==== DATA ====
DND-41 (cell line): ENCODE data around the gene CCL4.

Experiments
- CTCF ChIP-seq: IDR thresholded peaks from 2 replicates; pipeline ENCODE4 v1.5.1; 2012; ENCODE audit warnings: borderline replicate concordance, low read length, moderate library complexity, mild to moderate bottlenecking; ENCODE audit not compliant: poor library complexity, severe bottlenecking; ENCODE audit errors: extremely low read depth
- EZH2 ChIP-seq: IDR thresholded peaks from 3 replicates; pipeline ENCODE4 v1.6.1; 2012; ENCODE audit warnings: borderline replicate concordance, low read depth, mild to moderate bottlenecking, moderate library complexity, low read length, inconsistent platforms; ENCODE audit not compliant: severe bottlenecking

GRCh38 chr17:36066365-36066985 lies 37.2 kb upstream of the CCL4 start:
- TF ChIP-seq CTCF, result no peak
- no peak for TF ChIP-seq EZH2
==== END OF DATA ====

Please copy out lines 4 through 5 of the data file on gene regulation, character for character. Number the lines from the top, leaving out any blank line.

- EZH2 ChIP-seq: IDR thresholded peaks from 3 replicates; pipeline ENCODE4 v1.6.1; 2012; ENCODE audit warnings: borderline replicate concordance, low read depth, mild to moderate bottlenecking, moderate library complexity, low read length, inconsistent platforms; ENCODE audit not compliant: severe bottlenecking

GRCh38 chr17:36066365-36066985 lies 37.2 kb upstream of the CCL4 start: